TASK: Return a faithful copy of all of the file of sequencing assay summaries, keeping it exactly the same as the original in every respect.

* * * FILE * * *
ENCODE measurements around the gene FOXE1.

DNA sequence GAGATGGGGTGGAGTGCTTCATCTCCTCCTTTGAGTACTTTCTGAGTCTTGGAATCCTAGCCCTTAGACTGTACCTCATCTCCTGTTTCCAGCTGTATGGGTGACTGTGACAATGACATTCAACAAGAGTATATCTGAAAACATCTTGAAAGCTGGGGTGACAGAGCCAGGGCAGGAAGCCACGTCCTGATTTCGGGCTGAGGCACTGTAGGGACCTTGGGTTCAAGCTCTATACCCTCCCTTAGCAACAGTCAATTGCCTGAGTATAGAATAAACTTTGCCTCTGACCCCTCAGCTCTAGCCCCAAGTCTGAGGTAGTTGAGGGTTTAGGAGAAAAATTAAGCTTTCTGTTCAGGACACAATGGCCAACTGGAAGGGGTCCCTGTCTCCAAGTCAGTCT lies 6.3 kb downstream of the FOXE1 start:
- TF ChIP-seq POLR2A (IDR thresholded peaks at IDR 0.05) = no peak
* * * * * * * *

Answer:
ENCODE measurements around the gene FOXE1.

DNA sequence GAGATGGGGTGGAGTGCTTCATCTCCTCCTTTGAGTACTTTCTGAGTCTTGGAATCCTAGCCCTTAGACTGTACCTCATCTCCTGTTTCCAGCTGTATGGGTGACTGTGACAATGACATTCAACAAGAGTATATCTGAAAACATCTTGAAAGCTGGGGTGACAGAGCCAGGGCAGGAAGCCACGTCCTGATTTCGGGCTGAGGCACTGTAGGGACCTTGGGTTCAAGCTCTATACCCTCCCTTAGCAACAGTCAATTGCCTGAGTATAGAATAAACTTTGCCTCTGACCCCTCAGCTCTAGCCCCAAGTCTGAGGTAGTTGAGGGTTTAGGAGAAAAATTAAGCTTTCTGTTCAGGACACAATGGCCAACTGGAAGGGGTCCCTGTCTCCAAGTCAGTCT lies 6.3 kb downstream of the FOXE1 start:
- TF ChIP-seq POLR2A (IDR thresholded peaks at IDR 0.05) = no peak